This is not something Doctor Who fans like. It contradicts a lot of the canon established in the books (but see above.) It establishes the Doctor as part of a biological family, which means that his parents–and quite possibly the Doctor himself–might have squishy bits that they enjoy using (but see below.) And it’s a staggeringly stupid sci-fi cliche which offers no storytelling possibilities at all. Everyone seemed to have agreed not to mention it…until Russell T Davies’ grand finale to his era as Doctor Who showrunner, where he introduced a mysterious Woman In White, who had an unspoken but deep connection to the Doctor and who he recognized as a Time Lord. And she also had a mysterious, unspoken connection to Bernard Cribbins’ character, who could see her and who the Doctor described as someone he’d be proud to have as a dad. Mutated version of the TV movie’s “half-human” idea? Or terrible plot cul-de-sac to be buried forever? You decide!
4) Does the Doctor Have Sex? There’s certainly no on-screen evidence. Sure, he’s surrounded by nubile young women, and sure, the new series seems to show him all lovey-dovey in a chaste fashion. And sure, he mentions that he was a father, and sure, back in the very first episode, he was traveling with his grand-daughter…but does that mean he has sex?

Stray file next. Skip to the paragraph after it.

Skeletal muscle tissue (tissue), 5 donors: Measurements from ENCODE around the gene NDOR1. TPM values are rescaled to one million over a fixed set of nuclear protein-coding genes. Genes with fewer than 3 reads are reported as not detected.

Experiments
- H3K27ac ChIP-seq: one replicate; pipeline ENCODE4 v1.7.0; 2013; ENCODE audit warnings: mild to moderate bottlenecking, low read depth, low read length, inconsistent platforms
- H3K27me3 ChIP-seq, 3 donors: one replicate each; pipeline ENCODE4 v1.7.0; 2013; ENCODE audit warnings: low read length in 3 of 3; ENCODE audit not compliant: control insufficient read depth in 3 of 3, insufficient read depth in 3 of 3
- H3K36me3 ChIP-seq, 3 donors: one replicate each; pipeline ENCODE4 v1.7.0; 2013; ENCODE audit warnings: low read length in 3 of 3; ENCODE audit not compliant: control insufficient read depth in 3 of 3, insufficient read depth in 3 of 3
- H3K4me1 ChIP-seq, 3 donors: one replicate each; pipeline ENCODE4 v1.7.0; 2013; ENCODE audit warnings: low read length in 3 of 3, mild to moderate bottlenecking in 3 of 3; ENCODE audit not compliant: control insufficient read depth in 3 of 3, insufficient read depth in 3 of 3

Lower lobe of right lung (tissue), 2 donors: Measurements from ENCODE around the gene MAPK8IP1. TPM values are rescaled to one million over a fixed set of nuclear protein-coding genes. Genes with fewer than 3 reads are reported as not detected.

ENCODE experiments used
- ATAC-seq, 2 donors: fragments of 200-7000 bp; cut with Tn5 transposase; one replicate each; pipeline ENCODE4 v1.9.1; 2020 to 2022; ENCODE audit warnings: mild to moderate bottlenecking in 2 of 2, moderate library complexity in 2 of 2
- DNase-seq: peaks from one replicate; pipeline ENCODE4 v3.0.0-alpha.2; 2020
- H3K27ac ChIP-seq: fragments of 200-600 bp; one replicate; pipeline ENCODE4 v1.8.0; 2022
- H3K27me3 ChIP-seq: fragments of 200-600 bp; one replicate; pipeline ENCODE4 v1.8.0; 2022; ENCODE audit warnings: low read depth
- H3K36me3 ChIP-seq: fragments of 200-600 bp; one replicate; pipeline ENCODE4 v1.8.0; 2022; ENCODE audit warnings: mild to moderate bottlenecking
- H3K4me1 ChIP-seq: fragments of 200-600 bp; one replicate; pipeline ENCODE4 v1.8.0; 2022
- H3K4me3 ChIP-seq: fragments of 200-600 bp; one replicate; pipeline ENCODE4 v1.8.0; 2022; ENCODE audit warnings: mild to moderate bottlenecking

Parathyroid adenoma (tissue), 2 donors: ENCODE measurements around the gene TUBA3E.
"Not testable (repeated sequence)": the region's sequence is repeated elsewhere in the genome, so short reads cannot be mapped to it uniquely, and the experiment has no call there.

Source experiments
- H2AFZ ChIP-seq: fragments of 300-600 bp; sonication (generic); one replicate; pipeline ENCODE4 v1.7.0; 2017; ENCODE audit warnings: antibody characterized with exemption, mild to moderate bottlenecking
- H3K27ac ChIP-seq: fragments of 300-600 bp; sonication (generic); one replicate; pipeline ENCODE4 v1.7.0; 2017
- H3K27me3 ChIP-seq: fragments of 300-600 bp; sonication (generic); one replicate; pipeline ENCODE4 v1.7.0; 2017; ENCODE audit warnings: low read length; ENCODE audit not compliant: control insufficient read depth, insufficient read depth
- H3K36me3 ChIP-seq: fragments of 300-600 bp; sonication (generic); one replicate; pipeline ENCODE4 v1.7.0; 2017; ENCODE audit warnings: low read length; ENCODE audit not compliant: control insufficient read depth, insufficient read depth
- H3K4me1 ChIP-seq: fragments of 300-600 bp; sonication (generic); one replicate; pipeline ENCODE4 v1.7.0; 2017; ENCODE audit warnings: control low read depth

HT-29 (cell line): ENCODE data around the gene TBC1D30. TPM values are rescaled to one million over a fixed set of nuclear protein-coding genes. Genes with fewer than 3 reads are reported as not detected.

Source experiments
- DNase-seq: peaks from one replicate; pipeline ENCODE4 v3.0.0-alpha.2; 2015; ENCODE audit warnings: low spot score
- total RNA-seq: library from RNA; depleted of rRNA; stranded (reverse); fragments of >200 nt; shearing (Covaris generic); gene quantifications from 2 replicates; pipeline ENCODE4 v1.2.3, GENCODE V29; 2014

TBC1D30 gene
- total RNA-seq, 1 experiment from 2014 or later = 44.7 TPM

A lot of fans say “no”. They feel that sex is a distinctly human quality, and part of the Doctor’s essential “alien-ness” is that he doesn’t show much, if any, interest in sex. (The classic line, from Douglas Adams’ script for “City of Death”: “Well, you’re a beautiful woman, probably…”) For a big contingent of fans, the Doctor even functions as an iconic gay sci-fi hero. Sure, he doesn’t overtly snog guys, but at the same time, most of his female relationships have a certain “Will and Grace” quality to them. These fans have come up with some fairly elaborate rationales for the presence of biological relatives like Susan (see below) and ignore everything but the most blatant evidence of sex. (They ignore the most blatant evidence, too.)